Consider a circle and a pair of its semicircles. Which is prior, the whole or its parts? Are the semicircles dependent abstractions from their whole, or is the circle a derivative construction from its parts? Now in place of the circle consider the entire cosmos (the ultimate concrete whole), and in place of the pair of semicircles consider the myriad particles (the ultimate concrete parts). Which if either is ultimately prior, the one ultimate whole or its many ultimate parts?
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  40.  23
    Implication and Presupposition.Robert J. Farrell - 1986 - Notre Dame Journal of Formal Logic 27 (1):51-61.
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  41. On What Grounds What.Jonathan Schaffer - 2009 - In David Manley, David J. Chalmers & Ryan Wasserman (eds.), Metametaphysics: New Essays on the Foundations of Ontology. Oxford University Press. pp. 347-383.
    On the now dominant Quinean view, metaphysics is about what there is. Metaphysics so conceived is concerned with such questions as whether properties exist, whether meanings exist, and whether numbers exist. I will argue for the revival of a more traditional Aristotelian view, on which metaphysics is about what grounds what. Metaphysics so revived does not bother asking whether properties, meanings, and numbers exist (of course they do!) The question is whether or not they are fundamental.
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  42. Jealousy.Daniel M. Farrell - 1980 - Philosophical Review 89 (4):527-559.
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  43.  17
    Purposive Explanation in Psychology.B. A. Farrell - 1975 - Philosophy of Science 42 (1):103-106.
  44.  23
    Rights and Social Choice: Is There a Paretian Libertarian Paradox?: Jonathan Pressler.Jonathan Pressler - 1987 - Economics and Philosophy 3 (1):1-22.
    In 1970 Amartya Sen exposed an apparent antinomy that has come to be known as the Paradox of the Paretian Libertarian. Sen introduced his paradox by establishing a simple but startling theorem. Roughly put, what he proved was that if a mechanism for selecting social choice functions satisfies two standard adequacy conditions, there are possible situations in which it will violate either the very weak libertarian precept that every individual has at least some rights or the seemingly innocuous Paretian principle (...)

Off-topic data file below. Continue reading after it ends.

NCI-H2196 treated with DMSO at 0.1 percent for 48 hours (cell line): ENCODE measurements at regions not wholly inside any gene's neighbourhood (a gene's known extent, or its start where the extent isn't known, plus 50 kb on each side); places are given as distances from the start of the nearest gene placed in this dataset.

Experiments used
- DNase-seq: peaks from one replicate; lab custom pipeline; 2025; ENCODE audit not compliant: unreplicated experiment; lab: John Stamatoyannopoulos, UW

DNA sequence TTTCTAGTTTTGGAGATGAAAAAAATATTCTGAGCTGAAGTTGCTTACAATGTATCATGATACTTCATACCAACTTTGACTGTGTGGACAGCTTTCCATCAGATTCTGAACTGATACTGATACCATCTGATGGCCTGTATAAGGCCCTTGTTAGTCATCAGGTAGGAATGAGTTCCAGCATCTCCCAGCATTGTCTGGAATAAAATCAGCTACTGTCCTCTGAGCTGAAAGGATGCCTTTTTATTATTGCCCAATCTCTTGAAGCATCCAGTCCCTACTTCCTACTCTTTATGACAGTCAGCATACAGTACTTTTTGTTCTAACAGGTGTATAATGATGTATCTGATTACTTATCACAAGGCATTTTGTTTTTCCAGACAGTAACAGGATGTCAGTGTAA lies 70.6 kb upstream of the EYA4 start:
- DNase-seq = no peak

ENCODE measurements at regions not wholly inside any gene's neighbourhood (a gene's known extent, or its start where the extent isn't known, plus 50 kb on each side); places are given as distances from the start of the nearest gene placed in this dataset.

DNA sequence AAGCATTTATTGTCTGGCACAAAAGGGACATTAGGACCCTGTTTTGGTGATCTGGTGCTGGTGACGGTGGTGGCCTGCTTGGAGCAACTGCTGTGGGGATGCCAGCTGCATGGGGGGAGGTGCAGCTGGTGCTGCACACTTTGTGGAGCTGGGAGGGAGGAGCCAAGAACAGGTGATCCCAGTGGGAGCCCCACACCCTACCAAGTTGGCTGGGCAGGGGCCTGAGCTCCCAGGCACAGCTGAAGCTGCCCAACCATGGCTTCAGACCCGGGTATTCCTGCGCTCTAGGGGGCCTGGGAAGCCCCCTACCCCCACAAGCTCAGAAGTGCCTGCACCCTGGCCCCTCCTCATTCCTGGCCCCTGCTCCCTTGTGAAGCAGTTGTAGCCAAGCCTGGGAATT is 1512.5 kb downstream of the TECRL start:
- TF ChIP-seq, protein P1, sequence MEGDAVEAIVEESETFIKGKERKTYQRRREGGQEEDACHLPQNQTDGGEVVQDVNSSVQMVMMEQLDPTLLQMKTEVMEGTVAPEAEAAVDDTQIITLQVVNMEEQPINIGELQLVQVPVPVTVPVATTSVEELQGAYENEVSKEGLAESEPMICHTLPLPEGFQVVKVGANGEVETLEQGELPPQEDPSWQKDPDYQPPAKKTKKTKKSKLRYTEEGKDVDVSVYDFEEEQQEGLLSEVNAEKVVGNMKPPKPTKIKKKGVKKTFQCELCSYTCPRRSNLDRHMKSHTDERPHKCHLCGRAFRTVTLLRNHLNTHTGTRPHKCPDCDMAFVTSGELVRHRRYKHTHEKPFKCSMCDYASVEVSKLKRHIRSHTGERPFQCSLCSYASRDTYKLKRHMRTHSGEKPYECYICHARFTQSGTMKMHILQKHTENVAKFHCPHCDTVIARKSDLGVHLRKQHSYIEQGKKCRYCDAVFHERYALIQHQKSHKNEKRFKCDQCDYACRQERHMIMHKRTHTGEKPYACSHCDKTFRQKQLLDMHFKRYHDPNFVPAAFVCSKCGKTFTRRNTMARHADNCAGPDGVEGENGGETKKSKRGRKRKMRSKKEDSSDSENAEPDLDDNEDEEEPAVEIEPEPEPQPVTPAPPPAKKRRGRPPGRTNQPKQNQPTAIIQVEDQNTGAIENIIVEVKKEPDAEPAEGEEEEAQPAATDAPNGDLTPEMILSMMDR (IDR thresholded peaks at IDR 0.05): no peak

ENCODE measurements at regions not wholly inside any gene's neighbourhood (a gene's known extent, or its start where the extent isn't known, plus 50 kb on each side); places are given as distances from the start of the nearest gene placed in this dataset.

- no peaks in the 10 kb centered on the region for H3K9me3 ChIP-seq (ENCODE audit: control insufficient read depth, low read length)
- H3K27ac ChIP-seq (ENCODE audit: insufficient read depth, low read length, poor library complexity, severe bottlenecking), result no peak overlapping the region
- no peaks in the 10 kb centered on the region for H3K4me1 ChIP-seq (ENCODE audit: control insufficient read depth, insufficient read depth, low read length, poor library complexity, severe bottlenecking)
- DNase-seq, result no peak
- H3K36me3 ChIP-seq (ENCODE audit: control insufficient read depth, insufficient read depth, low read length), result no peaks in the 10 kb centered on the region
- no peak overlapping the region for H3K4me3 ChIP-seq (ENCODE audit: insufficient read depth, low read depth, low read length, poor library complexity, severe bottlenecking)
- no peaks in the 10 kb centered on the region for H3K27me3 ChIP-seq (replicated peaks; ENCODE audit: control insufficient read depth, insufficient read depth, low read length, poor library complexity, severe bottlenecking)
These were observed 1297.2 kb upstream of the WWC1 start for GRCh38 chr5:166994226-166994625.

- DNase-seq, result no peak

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  45.  28
    Rational Versus Anti-Rational Interpretations of Science: An Ape-Language Case-Study.Robert P. Farrell - 2006 - Studies in History and Philosophy of Science Part C: Studies in History and Philosophy of Biological and Biomedical Sciences 37 (1):83-100.
    Robert Nola has argued that anti-rationalist interpretations of science fail to adequately explain the process of science, since objective reasons can be causal factors in belief formation. While I agree with Nola that objective reasons can be a cause of belief, in this paper I present a version of the strong programme in the sociology of knowledge, the Interests Thesis, and argue that the Interests Thesis provides a plausible explanation of an episode in the history of ape-language research. Specifically, I (...)
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  46.  6
    Paradoxes of the Pineal: From Descartes to Georges Bataille: David Farrell Krell.David Farrell Krell - 1987 - Royal Institute of Philosophy Supplement 21:215-228.
    Behind the third ventricle of the human brain a miniscule pedunculate bud, close to the optic thalamus, that is, to the two beds of optic nerves, a gland soft in substance yet containing gritty particles. Function: unknown. Because of its pine-cone shape it is called the conarium or pineal body , even though the recent photographs of it by Nilsson and Lindberg show it to be morphologically reminiscent of nothing so much as the plucked tail of a gamebird, which Simon (...)
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  47. The Justification of General Deterrence.Daniel M. Farrell - 1985 - Philosophical Review 94 (3):367-394.
  48.  84
    Jonathan Edwards, Freedom of the Will, The Works of Jonathan Edward, Vol. I.Jonathan Edwards - 2009 - Yale University Press.
    Presents an analysis of Jonathan Edwards' theological position. This book includes a study of his life and the intellectual issues in the America of his time, and examines the problem of free will in connection with Leibniz, Locke, and Hume.
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  49.  27
    The Language of Business Codes of Ethics: Implications of Knowledge and Power. [REVIEW]Helen Farrell & Brian Farrell - 1998 - Journal of Business Ethics 17 (6):133-147.
    In Australia as is the case elsewhere, ethics is a developing aspect of business behaviour. Many educational institutions and business enterprises have a strong interest in the subject, particularly from the practical viewpoint of creating an ethical culture in business that has substantial practical effects. In this paper, the codes of ethics of five large enterprises are examined. They were selected as being typical of a collection of corporate codes used in Australia held by the Ethics Research Group at the (...)
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  50.  11
    Philosophy and Mr Stoppard: Jonathan Bennett.Jonathan Bennett - 1975 - Philosophy 50 (191):5-18.
    Few stage plays have much to do with analytic philosophy: Tom Stoppard has written two of them— Rosencrantz and Guildenstern are Dead and Jumpers . The contrast between these, especially in how they involve philosophy, could hardly be greater. Rosencrantz does not parade its philosophical content; but the philosophy is there all the same, and it is solid, serious and functional. In contrast with this, the philosophy which is flaunted throughout Jumpers is thin and uninteresting, and it serves the play (...)